So what if you didn’t go to college and don’t have any certifications but still want to (or do) work in an industry that values higher education? Is this realistic? Depends.

If a company flat-out requires the degree, you may need to consider targeting their competition or refining your search. Sometimes, organizations have unbending policies related to education and you probably won’t get far with them.

However, plenty of companies know and appreciate talent when they see it and will make an exception if you show them very clearly (and quickly) that you’re not just a plausible match, you’re even better than the standard degreed candidate.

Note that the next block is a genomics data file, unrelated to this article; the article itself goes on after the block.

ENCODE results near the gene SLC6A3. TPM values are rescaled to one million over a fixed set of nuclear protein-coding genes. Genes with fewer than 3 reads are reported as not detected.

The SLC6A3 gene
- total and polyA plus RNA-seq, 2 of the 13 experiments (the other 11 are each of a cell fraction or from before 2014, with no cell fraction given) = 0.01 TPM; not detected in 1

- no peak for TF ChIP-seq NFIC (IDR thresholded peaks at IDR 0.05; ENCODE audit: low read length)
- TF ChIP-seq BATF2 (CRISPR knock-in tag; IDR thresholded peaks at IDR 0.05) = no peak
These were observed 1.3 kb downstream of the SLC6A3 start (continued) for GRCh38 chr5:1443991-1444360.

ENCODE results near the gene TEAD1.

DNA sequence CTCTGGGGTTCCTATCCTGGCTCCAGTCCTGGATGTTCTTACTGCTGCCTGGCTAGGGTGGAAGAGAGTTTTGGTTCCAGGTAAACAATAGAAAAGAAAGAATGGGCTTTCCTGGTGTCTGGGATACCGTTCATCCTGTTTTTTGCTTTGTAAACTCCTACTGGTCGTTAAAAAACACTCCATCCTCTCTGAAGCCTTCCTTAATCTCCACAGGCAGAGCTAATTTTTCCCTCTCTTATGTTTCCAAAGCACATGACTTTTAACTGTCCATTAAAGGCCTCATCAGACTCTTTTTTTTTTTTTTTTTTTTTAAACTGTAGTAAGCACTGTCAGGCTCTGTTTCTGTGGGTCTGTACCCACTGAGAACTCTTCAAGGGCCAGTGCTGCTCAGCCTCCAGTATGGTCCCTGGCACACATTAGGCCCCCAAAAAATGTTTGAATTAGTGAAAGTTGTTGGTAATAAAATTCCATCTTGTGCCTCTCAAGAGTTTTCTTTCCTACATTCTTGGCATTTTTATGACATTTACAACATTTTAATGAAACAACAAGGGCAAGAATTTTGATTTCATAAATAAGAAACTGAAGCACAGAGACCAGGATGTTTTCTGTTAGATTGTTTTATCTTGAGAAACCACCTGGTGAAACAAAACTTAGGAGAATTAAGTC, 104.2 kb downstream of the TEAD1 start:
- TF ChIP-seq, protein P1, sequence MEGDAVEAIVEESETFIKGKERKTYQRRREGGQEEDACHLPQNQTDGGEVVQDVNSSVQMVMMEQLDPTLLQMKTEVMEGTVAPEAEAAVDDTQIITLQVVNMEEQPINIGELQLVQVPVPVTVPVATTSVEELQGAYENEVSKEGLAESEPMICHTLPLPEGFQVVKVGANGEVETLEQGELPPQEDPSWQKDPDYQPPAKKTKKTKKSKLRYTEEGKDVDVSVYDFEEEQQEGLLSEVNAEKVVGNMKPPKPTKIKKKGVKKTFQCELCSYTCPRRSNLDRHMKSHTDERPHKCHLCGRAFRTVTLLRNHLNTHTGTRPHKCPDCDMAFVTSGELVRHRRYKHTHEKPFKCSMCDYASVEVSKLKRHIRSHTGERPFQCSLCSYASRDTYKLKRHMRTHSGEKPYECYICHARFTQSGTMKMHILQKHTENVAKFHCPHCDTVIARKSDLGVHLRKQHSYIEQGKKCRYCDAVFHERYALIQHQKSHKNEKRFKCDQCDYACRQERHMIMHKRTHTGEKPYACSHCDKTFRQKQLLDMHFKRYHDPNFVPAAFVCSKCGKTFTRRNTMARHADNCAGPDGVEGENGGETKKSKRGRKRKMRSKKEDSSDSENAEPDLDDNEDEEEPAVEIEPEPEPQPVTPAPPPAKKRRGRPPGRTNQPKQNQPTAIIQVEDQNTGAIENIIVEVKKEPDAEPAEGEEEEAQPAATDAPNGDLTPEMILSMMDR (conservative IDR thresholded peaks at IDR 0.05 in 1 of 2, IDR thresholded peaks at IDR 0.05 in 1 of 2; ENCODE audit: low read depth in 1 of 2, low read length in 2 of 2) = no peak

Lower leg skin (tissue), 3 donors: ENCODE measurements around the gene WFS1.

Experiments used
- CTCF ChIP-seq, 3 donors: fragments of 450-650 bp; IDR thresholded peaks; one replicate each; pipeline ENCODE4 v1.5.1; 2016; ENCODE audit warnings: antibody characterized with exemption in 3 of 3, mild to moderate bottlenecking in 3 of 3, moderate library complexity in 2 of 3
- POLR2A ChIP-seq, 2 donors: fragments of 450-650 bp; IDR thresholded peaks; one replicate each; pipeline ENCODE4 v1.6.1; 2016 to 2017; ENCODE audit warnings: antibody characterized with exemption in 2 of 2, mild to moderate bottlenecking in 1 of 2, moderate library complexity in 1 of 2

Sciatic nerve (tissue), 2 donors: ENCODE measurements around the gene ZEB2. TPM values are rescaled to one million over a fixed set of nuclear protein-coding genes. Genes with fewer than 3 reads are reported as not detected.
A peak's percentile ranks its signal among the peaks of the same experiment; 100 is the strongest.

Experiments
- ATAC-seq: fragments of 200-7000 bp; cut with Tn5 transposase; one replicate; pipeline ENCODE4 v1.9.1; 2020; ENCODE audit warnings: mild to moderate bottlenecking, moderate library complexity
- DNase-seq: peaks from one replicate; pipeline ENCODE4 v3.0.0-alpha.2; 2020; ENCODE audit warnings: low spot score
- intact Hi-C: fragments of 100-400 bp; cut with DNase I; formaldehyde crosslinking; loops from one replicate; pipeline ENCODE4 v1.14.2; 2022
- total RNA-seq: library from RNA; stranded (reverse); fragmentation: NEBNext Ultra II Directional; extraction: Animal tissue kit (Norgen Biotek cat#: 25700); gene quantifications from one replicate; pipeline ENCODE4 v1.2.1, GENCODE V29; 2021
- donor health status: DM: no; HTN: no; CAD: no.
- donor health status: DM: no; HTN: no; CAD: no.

I call this flipping the script. You turn what could very well be perceived as a liability or dealbreaker as a decided advantage. Here’s an example: I had a client who worked in marketing within the sporting goods industry. He had progressed rapidly within his company despite having never attended college or pursuing any additional schooling. What was remarkable was that most of his colleagues—including those he now managed—were college graduates, many of whom had also been student athletes at big name universities.

What was his secret? He had experience that gave him an edge. Beyond his current management role, he’d also been an avid skateboarder since his youth, and he’d opened a small skateboard shop in his hometown right after high school. This early experience—which he gained while others his age were earning degrees—gave him direct perspective on the wants and needs of consumers and immersive knowledge of youth culture.